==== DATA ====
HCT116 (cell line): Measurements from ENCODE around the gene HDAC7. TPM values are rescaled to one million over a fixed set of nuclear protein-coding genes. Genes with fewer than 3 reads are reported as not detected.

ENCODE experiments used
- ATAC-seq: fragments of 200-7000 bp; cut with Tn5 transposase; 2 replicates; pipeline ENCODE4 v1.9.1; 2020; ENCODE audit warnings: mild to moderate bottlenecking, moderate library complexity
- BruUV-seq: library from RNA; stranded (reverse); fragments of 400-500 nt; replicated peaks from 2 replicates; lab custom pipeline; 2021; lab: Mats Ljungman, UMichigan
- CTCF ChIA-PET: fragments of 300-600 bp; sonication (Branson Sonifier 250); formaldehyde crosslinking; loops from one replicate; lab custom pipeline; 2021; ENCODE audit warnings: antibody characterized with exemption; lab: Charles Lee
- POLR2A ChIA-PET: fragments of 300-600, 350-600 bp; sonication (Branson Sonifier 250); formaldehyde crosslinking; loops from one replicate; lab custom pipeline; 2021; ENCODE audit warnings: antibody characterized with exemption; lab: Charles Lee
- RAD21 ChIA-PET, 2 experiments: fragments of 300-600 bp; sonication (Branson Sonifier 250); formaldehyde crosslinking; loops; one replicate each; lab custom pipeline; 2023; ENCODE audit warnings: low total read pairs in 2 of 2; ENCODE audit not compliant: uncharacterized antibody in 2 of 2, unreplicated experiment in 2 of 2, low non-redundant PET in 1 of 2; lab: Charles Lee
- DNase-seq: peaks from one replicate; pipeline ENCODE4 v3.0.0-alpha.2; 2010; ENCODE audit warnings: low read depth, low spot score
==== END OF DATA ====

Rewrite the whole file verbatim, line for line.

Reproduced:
HCT116 (cell line): Measurements from ENCODE around the gene HDAC7. TPM values are rescaled to one million over a fixed set of nuclear protein-coding genes. Genes with fewer than 3 reads are reported as not detected.

ENCODE experiments used
- ATAC-seq: fragments of 200-7000 bp; cut with Tn5 transposase; 2 replicates; pipeline ENCODE4 v1.9.1; 2020; ENCODE audit warnings: mild to moderate bottlenecking, moderate library complexity
- BruUV-seq: library from RNA; stranded (reverse); fragments of 400-500 nt; replicated peaks from 2 replicates; lab custom pipeline; 2021; lab: Mats Ljungman, UMichigan
- CTCF ChIA-PET: fragments of 300-600 bp; sonication (Branson Sonifier 250); formaldehyde crosslinking; loops from one replicate; lab custom pipeline; 2021; ENCODE audit warnings: antibody characterized with exemption; lab: Charles Lee
- POLR2A ChIA-PET: fragments of 300-600, 350-600 bp; sonication (Branson Sonifier 250); formaldehyde crosslinking; loops from one replicate; lab custom pipeline; 2021; ENCODE audit warnings: antibody characterized with exemption; lab: Charles Lee
- RAD21 ChIA-PET, 2 experiments: fragments of 300-600 bp; sonication (Branson Sonifier 250); formaldehyde crosslinking; loops; one replicate each; lab custom pipeline; 2023; ENCODE audit warnings: low total read pairs in 2 of 2; ENCODE audit not compliant: uncharacterized antibody in 2 of 2, unreplicated experiment in 2 of 2, low non-redundant PET in 1 of 2; lab: Charles Lee
- DNase-seq: peaks from one replicate; pipeline ENCODE4 v3.0.0-alpha.2; 2010; ENCODE audit warnings: low read depth, low spot score